Ludwig Hohlwein (1874-1949) was the most renown German commercial artist of the 20th century. Hohlwein was a master of design, the human figure and animal anatomy. His work is dryly humorous much like J.C Leyendecker's.
Between the World Wars, Hohlwein enjoyed great popularity. By 1925, he had already designed 3000 different advertisements. In 1926, this thick monograph was published.
This incredible art book features 344 artworks (69 duplicated as high quality color lithograph plates). Here is the breakdown:
Plus 69 color plates--each lithographed by the same lithographer that created the poster reproduced!
Compiled and edited by H.K. Frenzel with an Introduction by Walter F. Schubert. Three essays: Ludwig Hohlwein and German Commercial Art, The Hohlwein Poster, and Graphics in Small Format. Translated into English by Herman George Scheffauer. The book is fully bilingual. All the text is in both German and English.
This is one of only two major monographs on the artist. The other was published in 1996. Both are quite hard to find.
This volume in particular, with its delicate blue cloth covers which are usually found faded and worn, and its high quality color lithograph plates, is often taken apart and the plates sold individually.
More on the artist:
Hohlwein's self-taught style was primarily influenced by the collage technique of the British Beggarstaff Brothers.
Accelerating industrialization in the first decade of the twentieth century turned Germany into a fertile ground for the orientation of art towards industry. The combination of industry and art gets an ideal testing ground in the design of company posters and product advertisements.
After Art Nouveau we entered the early modern period rebelling against what is Victorian excess. In the German "plakatstil" (or poster-style) all ornaments and embellishments are further omitted. The simplification is even more extensive, leaving only taut lines. This leaves us with recognizable pictorial references and a persuasive communication, a style consistent with the commercial and technological demands of the age. This new type of poster soon became far-famed.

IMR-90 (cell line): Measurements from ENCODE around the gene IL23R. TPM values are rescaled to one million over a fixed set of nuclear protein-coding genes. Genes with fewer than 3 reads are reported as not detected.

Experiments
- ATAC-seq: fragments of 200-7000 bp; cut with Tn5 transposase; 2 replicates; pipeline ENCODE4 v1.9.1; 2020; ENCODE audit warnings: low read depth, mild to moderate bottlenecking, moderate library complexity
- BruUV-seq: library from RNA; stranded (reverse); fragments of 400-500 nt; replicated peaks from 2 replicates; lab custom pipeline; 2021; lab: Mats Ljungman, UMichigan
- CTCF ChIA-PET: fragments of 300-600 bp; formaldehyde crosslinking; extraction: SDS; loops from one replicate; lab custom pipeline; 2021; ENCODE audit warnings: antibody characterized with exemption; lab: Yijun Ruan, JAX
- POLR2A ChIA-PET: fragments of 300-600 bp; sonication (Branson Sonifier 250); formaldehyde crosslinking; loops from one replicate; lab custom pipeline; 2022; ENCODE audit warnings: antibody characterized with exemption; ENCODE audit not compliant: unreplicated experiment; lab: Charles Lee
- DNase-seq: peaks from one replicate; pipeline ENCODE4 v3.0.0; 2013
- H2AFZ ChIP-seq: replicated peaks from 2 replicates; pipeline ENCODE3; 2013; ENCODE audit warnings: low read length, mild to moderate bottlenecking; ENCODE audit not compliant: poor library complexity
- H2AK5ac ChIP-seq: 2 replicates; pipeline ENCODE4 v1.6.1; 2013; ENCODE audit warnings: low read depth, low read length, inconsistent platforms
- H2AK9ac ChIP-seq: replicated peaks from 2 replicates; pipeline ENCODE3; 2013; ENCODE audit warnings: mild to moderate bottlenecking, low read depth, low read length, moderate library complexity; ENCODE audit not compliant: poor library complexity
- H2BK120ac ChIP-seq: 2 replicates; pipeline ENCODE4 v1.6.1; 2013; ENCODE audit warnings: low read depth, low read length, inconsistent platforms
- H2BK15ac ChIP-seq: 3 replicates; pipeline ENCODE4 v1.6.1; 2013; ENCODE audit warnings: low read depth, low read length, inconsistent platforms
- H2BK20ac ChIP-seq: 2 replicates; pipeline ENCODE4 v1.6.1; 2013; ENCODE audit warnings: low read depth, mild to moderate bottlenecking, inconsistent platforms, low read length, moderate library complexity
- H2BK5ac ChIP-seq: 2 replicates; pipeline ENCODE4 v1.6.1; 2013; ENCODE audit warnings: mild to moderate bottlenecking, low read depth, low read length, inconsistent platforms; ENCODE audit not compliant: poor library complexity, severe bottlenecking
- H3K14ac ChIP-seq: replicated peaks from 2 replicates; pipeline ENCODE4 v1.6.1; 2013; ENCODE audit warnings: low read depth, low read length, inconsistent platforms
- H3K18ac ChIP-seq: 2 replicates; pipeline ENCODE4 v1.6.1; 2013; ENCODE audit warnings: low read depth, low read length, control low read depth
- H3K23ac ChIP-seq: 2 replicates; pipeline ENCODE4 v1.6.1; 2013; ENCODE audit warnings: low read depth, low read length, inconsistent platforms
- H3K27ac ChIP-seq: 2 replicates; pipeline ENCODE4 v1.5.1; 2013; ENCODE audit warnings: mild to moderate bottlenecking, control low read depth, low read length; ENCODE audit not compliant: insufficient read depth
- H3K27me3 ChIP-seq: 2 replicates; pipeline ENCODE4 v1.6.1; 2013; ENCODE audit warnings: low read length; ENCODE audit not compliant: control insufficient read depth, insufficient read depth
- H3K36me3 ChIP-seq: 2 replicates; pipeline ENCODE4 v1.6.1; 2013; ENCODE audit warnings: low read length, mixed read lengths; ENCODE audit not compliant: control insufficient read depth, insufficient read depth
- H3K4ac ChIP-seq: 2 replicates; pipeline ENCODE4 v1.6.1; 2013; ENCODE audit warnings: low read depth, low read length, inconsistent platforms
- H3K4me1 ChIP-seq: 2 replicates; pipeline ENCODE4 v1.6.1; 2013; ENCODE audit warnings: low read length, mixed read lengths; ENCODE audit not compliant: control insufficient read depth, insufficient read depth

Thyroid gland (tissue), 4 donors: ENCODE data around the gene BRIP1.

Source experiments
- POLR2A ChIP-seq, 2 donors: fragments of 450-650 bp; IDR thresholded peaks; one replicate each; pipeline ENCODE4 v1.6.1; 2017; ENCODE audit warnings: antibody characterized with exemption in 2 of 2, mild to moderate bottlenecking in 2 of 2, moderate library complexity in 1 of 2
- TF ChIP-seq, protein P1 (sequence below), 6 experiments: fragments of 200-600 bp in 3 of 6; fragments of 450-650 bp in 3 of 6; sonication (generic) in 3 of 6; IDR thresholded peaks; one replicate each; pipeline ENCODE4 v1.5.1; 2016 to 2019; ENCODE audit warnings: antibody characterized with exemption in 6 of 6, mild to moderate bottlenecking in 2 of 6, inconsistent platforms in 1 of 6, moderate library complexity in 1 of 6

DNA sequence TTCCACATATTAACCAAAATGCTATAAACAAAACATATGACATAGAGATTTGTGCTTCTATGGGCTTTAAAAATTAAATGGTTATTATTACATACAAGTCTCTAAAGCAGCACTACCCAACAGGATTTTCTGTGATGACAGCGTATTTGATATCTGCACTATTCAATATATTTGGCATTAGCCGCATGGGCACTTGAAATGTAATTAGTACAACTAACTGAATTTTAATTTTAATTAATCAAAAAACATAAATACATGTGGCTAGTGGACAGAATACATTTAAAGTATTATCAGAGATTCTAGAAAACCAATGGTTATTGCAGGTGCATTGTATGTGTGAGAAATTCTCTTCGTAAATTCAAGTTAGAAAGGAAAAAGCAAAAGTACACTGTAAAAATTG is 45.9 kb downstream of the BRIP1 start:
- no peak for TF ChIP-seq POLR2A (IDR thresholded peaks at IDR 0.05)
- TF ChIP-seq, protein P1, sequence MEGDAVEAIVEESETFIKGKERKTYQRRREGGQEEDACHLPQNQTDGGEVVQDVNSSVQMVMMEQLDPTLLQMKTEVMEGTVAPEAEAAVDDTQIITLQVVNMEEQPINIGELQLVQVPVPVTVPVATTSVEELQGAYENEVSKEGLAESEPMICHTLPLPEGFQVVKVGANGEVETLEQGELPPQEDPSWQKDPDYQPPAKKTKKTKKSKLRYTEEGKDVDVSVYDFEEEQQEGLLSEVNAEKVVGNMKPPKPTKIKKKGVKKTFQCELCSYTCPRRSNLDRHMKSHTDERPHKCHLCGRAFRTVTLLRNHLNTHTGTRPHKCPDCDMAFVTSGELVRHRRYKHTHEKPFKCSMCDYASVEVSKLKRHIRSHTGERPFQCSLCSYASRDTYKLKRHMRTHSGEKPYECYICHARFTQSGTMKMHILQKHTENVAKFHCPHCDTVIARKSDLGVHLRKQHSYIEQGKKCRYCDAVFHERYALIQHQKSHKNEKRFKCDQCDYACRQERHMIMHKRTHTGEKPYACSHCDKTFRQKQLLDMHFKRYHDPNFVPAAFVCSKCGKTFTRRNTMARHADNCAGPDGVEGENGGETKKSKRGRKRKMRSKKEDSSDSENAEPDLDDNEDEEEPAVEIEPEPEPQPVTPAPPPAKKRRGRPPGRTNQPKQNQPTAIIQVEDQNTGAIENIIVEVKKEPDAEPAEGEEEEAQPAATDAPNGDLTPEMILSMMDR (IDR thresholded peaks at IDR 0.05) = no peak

Ludwig Hohlwein in the southern city of Munich and Lucian Bernhard in the northern city of Berlin quickly became the leaders of this "Plakatstil." Between both World Wars Hohlwein enjoyed great popularity. By 1925, he had already designed 3000 different advertisements and had become one of the best-known German commercial artist of his time.
In 1923 a New York exhibition of his posters introduced him to the advertising industry in the United States, which earned him commissions for Camel and Fatima Cigarettes.
He had a signature style of applying colors, letting them dry at different times, and printing one on top of the other, producing modulations of shading. The subject seems to be reduced to coloured surfaces and points, a network of interlocking shapes in a vivid and elegant pallet of colours. Ludwig Hohlein plays with only a few elements, light and dark, foreground and background in his compositions.
Although the image was always the dominant element, he did not lose sight of his lettering. He used both serif, sans-serif and gothic typefaces, matching them to the subject he depicted. His typography was always readable and grouped in a few lines, often forming a square.